Monday, February 3, 2014

Superbowl 48:

Okay, so I was disappointed in this year's Superbowl. I think it would have been more exciting if it were a rematch between the Seahawks and the 49ers, especially with the Richard Sherman drama. The commercials seemed to have the overall theme of nationalism. Some of them I enjoyed, but there is such a strong feeling of American tradition in the championships of sports, from the World Series to the Olympics, that this connection does not need to be overstated. Yes, I'm proud to be an American. Yes, I agree with the values that have made this country great. I am thankful that many people of many different cultures may come together in acceptance as free people and call this land home. I don't necessarily need ads telling me this every single commercial break, unless it's done really beautifully.

Here are my favorite 5 spots:

1. Chrysler featuring Bob Dylan "America's Import":

Global Hue made this spot featuring Bob Dylan, a switch from Wieden+Kennedy (Portland, OR) which produced the last Chrysler Superbowl commercials, "It's Halftime in America" and "Imported From Detroit". Some may worry that it is a rehash of the past two spots highlighting the strength of America, specifically Detroit, in trying times, but the writing still comes off beautiful. This edition reviews the originality and creativity of America, and who better to narrate but this icon of American folk music? I know a lot of fans are viewing this as a sellout, but I still enjoyed it.

2. Budweiser, "Puppy Love":

Directed by Jake Scott and developed by Anomaly (New York, NY), this is possibly the public's favorite pick. It's heartwarming and has the iconic Clydesdales, true to the brand.

3. RadioShack, "The Phone Call":

Directed by Frank Todaro and produced by GSD&M (Austin, TX), this spot shows that RadioShack isn't afraid of admitting truth and poking fun at itself. I love when brands can do this- recognize a valid public observation and work to make it better. This commercial is fun and as over-the-top as the 80's itself. Totally radical.

4. Coca-Cola, "Going All The Way":


Directed by Jake Scott and produced by Wieden+Kennedy (Portland, OR), I liked how cute this spot is, because Adrian appears to be the underdog and ends up having fun as he goes the extra mile to Lambeau Field. I also enjoy the nod back to the iconic Mean Joe Green commercial ('79) with the "Hey, kid". (Did anyone else catch that?)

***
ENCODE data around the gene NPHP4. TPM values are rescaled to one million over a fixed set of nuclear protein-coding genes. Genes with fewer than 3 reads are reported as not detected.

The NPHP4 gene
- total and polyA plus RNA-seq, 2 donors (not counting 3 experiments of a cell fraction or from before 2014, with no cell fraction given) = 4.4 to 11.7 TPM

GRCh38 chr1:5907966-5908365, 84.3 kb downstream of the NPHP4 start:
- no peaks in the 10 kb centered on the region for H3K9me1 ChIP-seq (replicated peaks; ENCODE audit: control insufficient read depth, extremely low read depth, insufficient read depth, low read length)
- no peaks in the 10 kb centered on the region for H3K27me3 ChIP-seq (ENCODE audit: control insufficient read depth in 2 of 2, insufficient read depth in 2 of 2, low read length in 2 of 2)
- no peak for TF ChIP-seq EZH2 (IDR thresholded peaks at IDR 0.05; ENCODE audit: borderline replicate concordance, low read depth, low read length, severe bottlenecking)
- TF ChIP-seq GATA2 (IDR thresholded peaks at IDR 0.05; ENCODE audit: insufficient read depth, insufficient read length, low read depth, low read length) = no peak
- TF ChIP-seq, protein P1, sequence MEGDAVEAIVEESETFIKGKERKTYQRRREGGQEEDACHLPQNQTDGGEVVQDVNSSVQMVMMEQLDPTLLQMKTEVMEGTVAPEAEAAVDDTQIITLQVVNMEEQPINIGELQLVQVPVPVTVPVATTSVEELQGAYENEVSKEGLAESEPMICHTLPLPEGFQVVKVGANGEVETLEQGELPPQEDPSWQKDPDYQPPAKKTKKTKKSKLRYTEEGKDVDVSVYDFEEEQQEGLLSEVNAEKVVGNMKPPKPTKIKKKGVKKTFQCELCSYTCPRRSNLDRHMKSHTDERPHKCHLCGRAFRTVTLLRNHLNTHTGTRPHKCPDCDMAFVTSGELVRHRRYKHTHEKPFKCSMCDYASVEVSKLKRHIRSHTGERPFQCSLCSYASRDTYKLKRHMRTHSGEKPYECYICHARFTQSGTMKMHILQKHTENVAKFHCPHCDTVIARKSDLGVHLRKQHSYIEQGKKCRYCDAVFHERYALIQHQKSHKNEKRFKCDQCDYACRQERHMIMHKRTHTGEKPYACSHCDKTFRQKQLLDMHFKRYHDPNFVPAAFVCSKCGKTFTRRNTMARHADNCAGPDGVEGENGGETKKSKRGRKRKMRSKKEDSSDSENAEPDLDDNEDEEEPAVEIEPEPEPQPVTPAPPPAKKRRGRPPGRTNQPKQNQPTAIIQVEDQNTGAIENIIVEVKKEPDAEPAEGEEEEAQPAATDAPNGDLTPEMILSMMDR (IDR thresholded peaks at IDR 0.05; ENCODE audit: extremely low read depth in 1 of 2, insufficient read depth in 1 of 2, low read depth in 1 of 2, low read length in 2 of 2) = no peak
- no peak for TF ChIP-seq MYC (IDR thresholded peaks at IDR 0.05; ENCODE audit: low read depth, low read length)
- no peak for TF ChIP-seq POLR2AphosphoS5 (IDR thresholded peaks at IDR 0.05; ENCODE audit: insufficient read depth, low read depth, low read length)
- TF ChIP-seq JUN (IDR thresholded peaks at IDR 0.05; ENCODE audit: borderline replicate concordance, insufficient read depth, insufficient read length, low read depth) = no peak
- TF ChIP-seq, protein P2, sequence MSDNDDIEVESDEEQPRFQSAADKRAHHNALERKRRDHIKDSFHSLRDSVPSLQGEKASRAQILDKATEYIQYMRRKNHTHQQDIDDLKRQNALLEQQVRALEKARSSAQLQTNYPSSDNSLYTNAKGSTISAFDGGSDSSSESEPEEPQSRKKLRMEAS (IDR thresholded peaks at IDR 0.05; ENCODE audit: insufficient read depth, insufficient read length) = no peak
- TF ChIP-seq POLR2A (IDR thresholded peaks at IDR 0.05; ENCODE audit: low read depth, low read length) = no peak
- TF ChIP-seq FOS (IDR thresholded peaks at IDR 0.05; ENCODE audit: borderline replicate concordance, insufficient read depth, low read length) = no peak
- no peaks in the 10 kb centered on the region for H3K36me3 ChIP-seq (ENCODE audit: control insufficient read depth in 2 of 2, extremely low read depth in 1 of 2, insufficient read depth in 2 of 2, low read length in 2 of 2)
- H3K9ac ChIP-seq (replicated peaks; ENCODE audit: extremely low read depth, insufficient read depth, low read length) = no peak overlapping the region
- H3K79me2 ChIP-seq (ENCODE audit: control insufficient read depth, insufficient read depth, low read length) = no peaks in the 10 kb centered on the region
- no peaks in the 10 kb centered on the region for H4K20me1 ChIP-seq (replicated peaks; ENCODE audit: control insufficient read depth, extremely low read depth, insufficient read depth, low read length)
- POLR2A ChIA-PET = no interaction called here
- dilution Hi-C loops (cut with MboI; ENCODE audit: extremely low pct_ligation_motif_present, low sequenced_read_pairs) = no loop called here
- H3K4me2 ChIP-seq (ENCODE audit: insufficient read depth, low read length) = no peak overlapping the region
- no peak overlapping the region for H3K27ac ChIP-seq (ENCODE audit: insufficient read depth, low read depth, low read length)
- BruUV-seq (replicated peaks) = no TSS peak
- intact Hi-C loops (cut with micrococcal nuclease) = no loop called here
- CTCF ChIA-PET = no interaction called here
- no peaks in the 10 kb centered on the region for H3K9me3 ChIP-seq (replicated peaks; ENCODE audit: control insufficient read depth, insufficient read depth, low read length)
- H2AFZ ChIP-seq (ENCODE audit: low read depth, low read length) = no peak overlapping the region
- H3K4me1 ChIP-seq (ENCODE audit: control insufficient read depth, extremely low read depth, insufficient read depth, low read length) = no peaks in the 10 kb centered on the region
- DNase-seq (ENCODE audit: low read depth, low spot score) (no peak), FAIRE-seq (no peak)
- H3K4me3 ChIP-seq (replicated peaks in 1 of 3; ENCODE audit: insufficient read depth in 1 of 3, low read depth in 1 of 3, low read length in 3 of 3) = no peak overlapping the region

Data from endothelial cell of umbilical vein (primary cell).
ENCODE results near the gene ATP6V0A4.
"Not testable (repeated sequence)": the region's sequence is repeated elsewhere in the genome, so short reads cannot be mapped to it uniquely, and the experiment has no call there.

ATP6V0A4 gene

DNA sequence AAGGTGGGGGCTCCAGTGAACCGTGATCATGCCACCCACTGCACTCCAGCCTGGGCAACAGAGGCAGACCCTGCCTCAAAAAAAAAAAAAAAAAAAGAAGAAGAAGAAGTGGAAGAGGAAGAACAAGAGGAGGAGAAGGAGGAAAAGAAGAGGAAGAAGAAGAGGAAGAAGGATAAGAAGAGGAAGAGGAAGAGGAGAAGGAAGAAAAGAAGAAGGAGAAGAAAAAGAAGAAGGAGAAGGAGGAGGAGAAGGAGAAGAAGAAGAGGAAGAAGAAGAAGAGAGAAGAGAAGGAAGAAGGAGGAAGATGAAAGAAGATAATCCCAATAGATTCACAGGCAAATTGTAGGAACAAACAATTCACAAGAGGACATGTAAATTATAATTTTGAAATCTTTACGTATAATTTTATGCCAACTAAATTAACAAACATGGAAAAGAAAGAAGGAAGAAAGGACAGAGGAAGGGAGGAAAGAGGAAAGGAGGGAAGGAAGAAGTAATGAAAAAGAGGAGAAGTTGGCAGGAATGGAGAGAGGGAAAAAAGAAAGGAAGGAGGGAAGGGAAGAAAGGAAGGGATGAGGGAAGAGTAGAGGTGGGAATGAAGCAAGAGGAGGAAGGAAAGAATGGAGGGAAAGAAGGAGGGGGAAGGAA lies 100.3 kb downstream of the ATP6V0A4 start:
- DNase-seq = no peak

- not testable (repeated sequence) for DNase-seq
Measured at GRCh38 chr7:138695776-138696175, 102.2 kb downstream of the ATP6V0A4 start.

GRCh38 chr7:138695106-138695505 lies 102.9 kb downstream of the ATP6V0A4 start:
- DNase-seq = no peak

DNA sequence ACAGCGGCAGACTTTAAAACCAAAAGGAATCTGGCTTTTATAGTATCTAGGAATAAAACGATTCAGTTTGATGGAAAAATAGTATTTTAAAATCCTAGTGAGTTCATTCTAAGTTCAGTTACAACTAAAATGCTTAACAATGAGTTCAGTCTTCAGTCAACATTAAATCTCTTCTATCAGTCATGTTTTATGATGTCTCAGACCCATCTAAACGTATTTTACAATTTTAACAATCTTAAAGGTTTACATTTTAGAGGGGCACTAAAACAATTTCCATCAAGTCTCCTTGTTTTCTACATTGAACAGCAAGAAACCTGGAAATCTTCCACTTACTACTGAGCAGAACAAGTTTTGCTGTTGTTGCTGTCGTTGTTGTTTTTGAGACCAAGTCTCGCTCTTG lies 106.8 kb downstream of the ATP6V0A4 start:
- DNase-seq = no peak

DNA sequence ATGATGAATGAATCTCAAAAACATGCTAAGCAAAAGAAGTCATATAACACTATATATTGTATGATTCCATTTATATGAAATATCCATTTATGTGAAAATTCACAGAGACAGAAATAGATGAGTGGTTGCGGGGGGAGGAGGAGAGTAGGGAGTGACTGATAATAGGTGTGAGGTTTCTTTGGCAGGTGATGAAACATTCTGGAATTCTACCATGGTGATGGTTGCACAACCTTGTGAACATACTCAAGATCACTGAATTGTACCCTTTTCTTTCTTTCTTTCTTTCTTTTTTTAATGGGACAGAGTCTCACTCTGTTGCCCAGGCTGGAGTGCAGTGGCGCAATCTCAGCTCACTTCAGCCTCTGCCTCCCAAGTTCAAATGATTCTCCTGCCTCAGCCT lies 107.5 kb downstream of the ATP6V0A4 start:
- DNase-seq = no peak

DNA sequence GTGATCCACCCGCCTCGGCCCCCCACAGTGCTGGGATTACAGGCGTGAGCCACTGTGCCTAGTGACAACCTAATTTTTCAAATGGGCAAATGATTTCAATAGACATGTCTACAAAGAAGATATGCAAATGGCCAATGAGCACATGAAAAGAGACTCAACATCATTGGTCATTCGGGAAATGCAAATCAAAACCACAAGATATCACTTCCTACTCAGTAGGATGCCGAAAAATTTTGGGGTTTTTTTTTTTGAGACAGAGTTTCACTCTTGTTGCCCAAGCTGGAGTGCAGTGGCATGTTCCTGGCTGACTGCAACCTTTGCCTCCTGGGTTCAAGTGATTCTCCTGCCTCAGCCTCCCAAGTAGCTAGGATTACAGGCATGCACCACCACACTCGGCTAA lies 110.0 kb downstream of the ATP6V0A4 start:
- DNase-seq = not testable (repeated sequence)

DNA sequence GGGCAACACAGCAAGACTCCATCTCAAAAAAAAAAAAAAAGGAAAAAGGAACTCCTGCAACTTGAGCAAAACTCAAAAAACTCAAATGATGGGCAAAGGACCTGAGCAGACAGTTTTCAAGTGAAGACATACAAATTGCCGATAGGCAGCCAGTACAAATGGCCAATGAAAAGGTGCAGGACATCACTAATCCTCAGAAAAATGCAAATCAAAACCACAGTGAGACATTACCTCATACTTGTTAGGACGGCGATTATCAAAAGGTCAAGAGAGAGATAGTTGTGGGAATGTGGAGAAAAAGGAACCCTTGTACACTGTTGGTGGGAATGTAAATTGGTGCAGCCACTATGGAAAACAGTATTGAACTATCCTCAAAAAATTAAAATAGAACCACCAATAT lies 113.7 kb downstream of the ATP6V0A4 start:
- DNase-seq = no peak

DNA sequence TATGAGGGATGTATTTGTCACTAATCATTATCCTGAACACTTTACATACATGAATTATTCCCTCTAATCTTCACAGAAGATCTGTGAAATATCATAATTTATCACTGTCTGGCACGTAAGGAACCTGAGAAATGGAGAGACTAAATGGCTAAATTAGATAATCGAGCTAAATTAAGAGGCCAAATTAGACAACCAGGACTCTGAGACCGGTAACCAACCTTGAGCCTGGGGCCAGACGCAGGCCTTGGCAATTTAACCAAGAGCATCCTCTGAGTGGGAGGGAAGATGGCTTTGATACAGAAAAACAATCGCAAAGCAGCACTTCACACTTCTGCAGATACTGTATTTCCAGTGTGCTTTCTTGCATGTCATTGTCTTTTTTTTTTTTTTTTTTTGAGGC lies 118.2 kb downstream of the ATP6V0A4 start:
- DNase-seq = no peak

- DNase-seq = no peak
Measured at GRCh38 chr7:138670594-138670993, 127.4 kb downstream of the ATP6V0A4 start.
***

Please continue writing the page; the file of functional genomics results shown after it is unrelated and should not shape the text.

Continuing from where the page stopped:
5. Maserati featuring Quvenzhané Wallis, "Strike":

Directed by David Gordon Green and produced with the help of Wieden+Kennedy (Portland, OR), this spot features the young actress from Beasts of the Southern Wild. I enjoy the beautiful nature shots in the beginning, progressing into views of humans designing, crafting, and engineering, as if preparing something vital and unbeatable. It reveals the new Maserati Ghibli, and although it is a lovely-looking sportscar, I find it a little off paired with the beautiful writing. Maybe it's because I can't imagine this girl choosing a $67,000 Maserati over her father's humble fishing boat in Beasts of the Southern Wild.

Here are several more commercials I see worth mentioning:

Coca-Cola, "America the Beautiful":

Again by Wieden+Kennedy, this showcases the diversity of the United States standing one as a nation.  It is filled with wonderful memories of camping, roadtripping, swimming, enjoying family, and skating, among other things. "America the Beautiful" is played in the background, but edited to capture different voices and languages throughout.

This proved to be controversial. Twitter blew up. Conservatives were outrages that they would take a fundamentally-Christian patriotic song about unity and break it into different languages. Glenn Beck weighed in on it being a dividing factor between racism and progression toward immigration-- so black and white!

This commercial was designed with a message that everyone can enjoy Coca-Cola, and this nation is built on diversity. We are united as a nation and should celebrate and accept differences. It is what makes us different and stronger for it. I liked the commercial, but I think Coca-Cola can do better, too.

GoDaddy, "Bodybuilder":

This caught me by surprise since Danica Patrick is playing a different role, uncommon for the usually sexual Go-Daddy spots. She outruns bodybuilders to the tanning salon- haha! I like their diversion from the sleazy commercials they are common for. Made by Deutsch (New York, NY), it's still entertaining and it reaches a wider audience.


Oh Esurance, you are smart on this one. Not only did they buy the cheaper spot, but they used it to the advantage by offering to give away over a million dollars if viewers would tweet about it. Made by Leo Burnett, they set off a mass promotion on Twitter that landed them a trending spot (in fact, it's still going now, 24 hours later). Well played, Esurance. You won king of social media this year. And who doesn't like to look at John Krasinski? He's one of the most handsome, down-to-earth, funny and sweet guys to have as a spokesperson.

Honestly, overall, I was a little disappointed in the ads and the game this year. There were some good parts, but I found the whole thing underwhelming. I wished that there were more ads that assumed a clever audience rather than elaborate on themes we already know. I wanted more play and strategy with social media. It's the Superbowl! Go all out! I hope that next year will make up for this year's shortcomings.